N.Y. Dom. Rel. Law § 236 (B)(1) (d).

   “Unless proven otherwise, all property acquired by either or both spouses during the marriage is marital property, regardless of in whose name title to the property is taken.” Lolli-Ghetti v Lolli-Ghetti, 165 AD2d 426, 431 (1st Dept 1991). “There is an exception for separate property, which is defined to include property acquired by gift from a party other than the spouse”. Id. “The statute provides a bright line ‘cut off’ date in order to classify assets as either marital or separate.” McMahon v McMahon, 187 Misc 2d 364, 366 [Sup Ct 2001] (quoting Sullivan v. Sullivan, 201 A.D.2d 417, 607 N.Y.S.2d 937 (1st Dept.1994)). “In general, the matrimonial action referred to in the statute is the action in which claims of equitable distribution are actually determined.” Id.

“Marital property is a creation of statute and ‘there is no common-law property interest remotely resembling marital property’” Sinha v Sinha, 285 A.D.2d 801, 802 (3d Dept 2001) (quoting O’Brien v. O’Brien, 66 N.Y.2d 576, 583 (1985)). Therefore, the statute “provides that ‘the court, in an action wherein all or part of the relief granted is divorce * * * shall determine the respective rights of the parties in their separate or marital property’” Id. (citing Domestic Relations Law § 236(B)(5)(a)).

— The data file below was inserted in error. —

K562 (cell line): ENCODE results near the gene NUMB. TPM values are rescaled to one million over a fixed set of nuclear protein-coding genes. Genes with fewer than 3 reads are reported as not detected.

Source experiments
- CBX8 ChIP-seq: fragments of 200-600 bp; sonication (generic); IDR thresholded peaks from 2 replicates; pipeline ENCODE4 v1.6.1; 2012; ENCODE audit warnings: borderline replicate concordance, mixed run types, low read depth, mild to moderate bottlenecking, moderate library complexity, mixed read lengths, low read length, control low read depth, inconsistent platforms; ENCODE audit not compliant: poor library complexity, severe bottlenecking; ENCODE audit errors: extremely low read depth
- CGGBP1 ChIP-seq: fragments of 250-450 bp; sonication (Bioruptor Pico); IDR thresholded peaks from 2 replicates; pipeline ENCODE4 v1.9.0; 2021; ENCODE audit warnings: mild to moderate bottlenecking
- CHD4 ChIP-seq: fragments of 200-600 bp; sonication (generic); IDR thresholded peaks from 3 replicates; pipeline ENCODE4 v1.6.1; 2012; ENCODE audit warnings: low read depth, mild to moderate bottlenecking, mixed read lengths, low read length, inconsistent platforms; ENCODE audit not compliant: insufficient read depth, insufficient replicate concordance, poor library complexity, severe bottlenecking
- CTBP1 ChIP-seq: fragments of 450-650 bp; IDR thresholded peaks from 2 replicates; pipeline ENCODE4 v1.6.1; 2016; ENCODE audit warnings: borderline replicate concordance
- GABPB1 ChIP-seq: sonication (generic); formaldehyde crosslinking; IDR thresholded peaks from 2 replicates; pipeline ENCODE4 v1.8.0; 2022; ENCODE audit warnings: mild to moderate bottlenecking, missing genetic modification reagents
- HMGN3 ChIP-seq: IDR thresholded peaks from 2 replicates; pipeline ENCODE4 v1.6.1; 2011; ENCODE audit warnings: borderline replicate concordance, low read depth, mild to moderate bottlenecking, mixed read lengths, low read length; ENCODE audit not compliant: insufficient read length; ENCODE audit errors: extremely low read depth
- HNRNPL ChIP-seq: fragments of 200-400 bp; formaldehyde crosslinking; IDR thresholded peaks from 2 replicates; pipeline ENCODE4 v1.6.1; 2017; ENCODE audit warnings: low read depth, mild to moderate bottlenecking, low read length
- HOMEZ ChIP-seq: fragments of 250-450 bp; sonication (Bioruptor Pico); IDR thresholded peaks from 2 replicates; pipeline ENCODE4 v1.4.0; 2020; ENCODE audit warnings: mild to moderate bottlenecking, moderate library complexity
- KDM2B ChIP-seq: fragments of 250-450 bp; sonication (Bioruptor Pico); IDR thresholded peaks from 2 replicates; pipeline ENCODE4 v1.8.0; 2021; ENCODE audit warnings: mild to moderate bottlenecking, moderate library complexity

Although “[p]roperty acquired during the marriage is presumed to be marital property subject to equitable distribution”, the party seeking to overcome this presumption has the “burden of proving that the property in dispute is separate property” Tsigler v Kasymova, 73 A.D.3d 1159, 1159-60, 902 N.Y.S.2d 128 (2d Dept 2010) (quoting Farag v. Farag, 4 A.D.3d 502, 503, 772 N.Y.S.2d 368 (2004); see Judson v. Judson, 255 A.D.2d 656, 657, 679 N.Y.S.2d 465 (1998)). In Tsigler, “the plaintiff successfully rebutted the presumption by demonstrating, through testimony and documentary evidence, that his interest therein was purchased solely with funds separate and apart from marital assets, including the proceeds of the sale of his premarital residence.” Id.